I knew her when I was younger. A sweet woman who struggled with rebellious children. Instead of letting them experience the consequences of their poor choices, she repeatedly handed them money to pay for their mistakes and paid their bail when their sins led to jail stints. She called it unconditional love; I called it enabling.
Jesus told a story of a father who loved unconditionally but who learned to differentiate between that and enabling. The younger son told his father, “I want my share of your estate now before you die.” So his father agreed to divide his wealth between his sons (Luke 15:12 NLT).
Distinguishing the line of demarcation between unconditional love and enabling isn’t always easy for parents, but it’s possible. I remember the call I once received about my adult son: “If we can’t come up with $600, he’s going to jail.” Unconditional love tempted me to say, “Okay I’ll send it,” but knowing I’d be enabling led me to say no.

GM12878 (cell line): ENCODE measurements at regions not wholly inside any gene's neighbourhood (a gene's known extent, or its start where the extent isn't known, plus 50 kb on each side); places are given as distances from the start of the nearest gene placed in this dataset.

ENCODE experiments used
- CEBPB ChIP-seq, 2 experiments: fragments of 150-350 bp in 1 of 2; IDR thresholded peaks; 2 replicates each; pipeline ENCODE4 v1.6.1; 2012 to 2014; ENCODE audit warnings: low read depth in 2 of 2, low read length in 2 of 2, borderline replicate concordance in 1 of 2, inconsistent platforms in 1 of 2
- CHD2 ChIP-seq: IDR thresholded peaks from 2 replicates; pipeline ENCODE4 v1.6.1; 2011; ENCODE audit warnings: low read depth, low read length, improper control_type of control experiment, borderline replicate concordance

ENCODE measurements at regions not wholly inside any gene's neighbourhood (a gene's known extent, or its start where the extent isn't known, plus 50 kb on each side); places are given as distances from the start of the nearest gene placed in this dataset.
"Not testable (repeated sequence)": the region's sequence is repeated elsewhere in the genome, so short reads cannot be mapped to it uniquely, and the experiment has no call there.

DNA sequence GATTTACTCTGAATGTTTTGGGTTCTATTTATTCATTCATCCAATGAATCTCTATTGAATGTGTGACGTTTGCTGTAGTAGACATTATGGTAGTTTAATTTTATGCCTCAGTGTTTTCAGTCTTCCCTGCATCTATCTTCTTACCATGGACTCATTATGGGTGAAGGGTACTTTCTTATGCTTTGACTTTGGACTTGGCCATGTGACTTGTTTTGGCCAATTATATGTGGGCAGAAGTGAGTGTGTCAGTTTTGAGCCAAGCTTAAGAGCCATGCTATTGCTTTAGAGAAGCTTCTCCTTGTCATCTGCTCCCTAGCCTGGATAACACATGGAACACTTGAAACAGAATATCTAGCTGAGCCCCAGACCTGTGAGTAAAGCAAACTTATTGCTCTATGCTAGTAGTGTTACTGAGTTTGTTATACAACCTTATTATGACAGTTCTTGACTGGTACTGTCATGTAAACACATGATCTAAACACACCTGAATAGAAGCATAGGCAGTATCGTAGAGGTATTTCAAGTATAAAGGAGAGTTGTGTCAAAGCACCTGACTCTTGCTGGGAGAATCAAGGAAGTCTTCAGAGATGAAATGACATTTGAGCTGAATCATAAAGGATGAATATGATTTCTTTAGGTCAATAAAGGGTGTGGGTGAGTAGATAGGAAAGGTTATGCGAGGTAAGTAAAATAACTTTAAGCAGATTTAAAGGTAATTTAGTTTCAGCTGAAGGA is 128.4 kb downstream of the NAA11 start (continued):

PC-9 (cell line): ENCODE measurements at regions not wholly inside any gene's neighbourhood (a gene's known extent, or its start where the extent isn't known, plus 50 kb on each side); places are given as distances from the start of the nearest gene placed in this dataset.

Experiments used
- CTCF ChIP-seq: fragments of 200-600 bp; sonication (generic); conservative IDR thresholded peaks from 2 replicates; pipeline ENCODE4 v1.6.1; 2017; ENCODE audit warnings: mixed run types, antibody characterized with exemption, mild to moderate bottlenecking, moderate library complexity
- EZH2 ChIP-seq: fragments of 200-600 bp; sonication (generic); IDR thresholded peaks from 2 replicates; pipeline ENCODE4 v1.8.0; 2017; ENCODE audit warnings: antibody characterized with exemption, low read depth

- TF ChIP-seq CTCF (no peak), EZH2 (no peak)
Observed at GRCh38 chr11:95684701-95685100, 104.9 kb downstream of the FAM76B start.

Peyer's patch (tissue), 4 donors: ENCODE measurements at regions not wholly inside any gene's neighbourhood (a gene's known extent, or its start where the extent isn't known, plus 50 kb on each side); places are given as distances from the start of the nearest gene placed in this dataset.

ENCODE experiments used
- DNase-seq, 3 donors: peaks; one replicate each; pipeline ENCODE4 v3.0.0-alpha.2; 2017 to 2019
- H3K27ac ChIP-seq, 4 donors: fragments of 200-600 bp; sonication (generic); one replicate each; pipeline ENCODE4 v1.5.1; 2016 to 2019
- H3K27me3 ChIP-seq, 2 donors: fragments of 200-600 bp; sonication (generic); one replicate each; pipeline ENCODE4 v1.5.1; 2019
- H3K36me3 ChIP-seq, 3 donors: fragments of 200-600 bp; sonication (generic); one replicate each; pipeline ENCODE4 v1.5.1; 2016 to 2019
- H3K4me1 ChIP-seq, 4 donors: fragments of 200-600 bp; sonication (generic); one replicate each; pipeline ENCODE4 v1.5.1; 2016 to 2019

When a parent loves a child unconditionally, they set no limits…no “I love you ifs.” Rather there is an “I love you regardless” mindset. Regardless of whether you make all A’s, even if you live with your partner before marriage, when you never darken the church doors, and yes, even if your bad decision lands you in jail.
But when a parent enables, they help a child continue unhealthy patterns by rescuing them. If a child is repentant-as the prodigal was, then they should be assisted as the father in the story illustrates, but continuing to help when there’s no evidence of remorse only enables them to continue down their wayward path.
Let God give you wisdom to know when to help your children and when to permit them to feel the heat of their decisions.
Prayer: Heavenly Father, we recognize You as our perfect parent. Grant us good judgment to shepherd our children as You shepherd us.
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